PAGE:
Haha, yeah right... Someone with a Bachelor's degree and no experience (except for a one semester internship) getting a job as a CRA.... (hahaha)... I have to agree. Massa is right, the idea that clinical research degrees or training (even with internship) qualifies someone to be a CRA is a myth.
An entry-level CRA job requires at least 2 years experience in clinical research. You can get this experience by being a research assistant (an in-house assistant to CRAs), by being a CRC (assisting the doctor with patients in the trial) or by being in data management (giving the data a double check before lock). Some people with 5 years experience in these positions still have trouble breaking into that first entry-level CRA job.
All of these entry level jobs pay about the same, about 35k on the east coast. The tricky part about research assistants is that it seems that every company has a different name for this position. Some call it CTAs (clinical trial assistants), RA (research assistant), PA (project assistant) and there are even more. But, it's all pretty much the same job. You help the CRAs out in the field and make sure the regulatory files are up to date and contain everything it should. During this time, enjoy every night you get to sleep in your own bed and spend time with your family, because you won't be able to do that as a CRA.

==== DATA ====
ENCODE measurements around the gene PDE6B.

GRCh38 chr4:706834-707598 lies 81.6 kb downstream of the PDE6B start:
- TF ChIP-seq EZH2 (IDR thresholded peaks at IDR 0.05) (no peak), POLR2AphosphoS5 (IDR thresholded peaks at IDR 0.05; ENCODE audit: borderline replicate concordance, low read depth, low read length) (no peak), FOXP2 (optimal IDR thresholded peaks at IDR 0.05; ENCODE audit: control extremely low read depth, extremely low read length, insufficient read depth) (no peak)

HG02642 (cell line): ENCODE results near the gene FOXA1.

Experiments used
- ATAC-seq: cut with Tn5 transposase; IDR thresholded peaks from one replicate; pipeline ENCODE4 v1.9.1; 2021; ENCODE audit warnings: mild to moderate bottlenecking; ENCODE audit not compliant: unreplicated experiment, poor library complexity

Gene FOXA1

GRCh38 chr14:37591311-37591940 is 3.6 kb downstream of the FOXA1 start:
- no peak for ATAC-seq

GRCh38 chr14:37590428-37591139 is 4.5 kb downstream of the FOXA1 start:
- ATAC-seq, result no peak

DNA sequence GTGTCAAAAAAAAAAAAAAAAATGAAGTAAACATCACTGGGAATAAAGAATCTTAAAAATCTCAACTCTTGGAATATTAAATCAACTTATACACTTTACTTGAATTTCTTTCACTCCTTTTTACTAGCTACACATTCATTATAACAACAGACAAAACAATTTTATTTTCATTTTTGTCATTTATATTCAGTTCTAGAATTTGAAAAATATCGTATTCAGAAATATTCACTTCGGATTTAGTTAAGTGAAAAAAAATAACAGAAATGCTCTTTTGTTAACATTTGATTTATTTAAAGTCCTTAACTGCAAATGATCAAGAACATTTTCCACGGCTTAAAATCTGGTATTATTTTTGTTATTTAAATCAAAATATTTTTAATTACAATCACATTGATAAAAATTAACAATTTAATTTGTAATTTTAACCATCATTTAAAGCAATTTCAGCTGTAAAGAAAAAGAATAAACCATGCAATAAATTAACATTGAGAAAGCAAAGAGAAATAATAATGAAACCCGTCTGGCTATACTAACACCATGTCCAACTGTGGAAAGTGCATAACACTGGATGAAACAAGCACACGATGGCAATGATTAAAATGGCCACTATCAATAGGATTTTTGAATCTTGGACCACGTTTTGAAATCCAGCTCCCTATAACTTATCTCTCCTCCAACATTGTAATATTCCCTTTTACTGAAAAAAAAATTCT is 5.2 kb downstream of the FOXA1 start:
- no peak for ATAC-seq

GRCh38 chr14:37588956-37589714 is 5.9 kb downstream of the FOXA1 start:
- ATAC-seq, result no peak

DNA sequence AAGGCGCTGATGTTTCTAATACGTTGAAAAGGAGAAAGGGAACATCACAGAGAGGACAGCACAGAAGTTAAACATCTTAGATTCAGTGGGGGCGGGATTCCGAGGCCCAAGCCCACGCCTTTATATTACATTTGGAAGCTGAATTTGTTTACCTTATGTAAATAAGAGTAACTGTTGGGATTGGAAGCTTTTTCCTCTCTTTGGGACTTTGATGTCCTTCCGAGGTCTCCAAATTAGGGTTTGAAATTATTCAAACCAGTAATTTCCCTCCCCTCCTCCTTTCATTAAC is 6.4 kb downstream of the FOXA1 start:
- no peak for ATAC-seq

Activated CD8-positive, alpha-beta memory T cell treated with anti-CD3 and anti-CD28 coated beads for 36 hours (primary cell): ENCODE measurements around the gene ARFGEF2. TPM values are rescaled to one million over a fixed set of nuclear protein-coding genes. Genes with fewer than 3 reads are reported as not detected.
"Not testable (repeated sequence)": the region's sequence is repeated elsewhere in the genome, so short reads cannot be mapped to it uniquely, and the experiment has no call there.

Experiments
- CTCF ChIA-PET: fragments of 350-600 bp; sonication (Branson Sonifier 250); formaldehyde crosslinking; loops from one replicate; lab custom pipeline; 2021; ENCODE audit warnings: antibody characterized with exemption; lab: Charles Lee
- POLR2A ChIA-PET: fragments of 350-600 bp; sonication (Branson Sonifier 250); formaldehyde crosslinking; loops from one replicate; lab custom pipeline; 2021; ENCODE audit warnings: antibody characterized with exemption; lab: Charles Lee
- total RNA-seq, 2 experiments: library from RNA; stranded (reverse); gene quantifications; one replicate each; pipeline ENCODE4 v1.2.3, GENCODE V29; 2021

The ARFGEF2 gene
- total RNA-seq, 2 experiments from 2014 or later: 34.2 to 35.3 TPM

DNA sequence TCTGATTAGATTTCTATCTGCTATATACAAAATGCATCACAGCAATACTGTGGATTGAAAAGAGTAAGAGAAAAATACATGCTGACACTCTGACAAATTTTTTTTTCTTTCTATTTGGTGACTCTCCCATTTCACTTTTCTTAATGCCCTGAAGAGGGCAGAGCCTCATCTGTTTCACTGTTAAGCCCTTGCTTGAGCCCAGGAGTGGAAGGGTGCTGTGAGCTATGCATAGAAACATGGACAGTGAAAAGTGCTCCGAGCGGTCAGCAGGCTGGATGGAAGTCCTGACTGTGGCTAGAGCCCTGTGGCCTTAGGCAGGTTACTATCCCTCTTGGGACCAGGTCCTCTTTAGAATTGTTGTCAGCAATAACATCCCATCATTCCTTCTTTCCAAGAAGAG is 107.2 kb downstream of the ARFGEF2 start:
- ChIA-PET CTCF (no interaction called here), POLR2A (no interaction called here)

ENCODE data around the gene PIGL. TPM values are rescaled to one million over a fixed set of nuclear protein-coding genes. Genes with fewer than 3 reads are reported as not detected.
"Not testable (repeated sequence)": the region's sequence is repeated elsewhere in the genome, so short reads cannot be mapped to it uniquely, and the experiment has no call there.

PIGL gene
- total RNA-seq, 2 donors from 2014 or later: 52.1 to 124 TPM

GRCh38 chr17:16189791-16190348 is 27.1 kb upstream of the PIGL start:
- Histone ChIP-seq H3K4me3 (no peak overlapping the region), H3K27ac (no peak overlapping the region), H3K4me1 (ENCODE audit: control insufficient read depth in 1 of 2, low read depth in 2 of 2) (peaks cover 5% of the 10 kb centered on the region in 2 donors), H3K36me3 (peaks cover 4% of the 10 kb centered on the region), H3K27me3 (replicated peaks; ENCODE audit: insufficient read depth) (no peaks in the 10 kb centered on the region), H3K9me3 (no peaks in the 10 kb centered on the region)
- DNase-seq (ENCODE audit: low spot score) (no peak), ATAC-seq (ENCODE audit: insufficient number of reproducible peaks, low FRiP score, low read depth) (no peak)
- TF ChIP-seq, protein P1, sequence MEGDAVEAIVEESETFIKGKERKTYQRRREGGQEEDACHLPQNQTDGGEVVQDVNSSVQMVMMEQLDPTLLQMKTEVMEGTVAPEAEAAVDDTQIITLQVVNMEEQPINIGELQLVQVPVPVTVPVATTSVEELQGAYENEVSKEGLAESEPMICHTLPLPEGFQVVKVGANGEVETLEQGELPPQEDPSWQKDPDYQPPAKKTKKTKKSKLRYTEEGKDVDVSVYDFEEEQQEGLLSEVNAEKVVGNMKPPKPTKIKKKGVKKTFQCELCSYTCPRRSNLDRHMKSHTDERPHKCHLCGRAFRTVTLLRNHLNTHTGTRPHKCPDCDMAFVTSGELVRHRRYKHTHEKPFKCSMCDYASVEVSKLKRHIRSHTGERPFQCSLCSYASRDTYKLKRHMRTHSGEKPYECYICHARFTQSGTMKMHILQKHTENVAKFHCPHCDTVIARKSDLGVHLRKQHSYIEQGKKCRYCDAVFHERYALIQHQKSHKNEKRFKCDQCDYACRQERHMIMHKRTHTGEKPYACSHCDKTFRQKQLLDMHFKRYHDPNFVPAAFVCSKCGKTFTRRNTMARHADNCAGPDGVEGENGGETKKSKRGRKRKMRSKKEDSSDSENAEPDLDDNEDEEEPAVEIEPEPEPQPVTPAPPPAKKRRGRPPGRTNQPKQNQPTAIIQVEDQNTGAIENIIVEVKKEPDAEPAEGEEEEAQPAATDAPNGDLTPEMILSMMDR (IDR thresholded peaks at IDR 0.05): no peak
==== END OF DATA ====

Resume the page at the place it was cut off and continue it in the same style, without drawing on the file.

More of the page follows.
My advice is to apply to every clinical research job in your area. If someone offers you any job in the field, take it, especially in this economy!
Just being enrolled in classes for your Master's won't do any good for your career. A Master's degree is something that can differentiate you, but if it's certainly not necessary for a CRA job. If you really want that Master's, wait a year after working at one company and you'll qualify for tuition reimbursement (where your employer will pay for most of the cost of the master's)- no one should have to pay for it by themselves.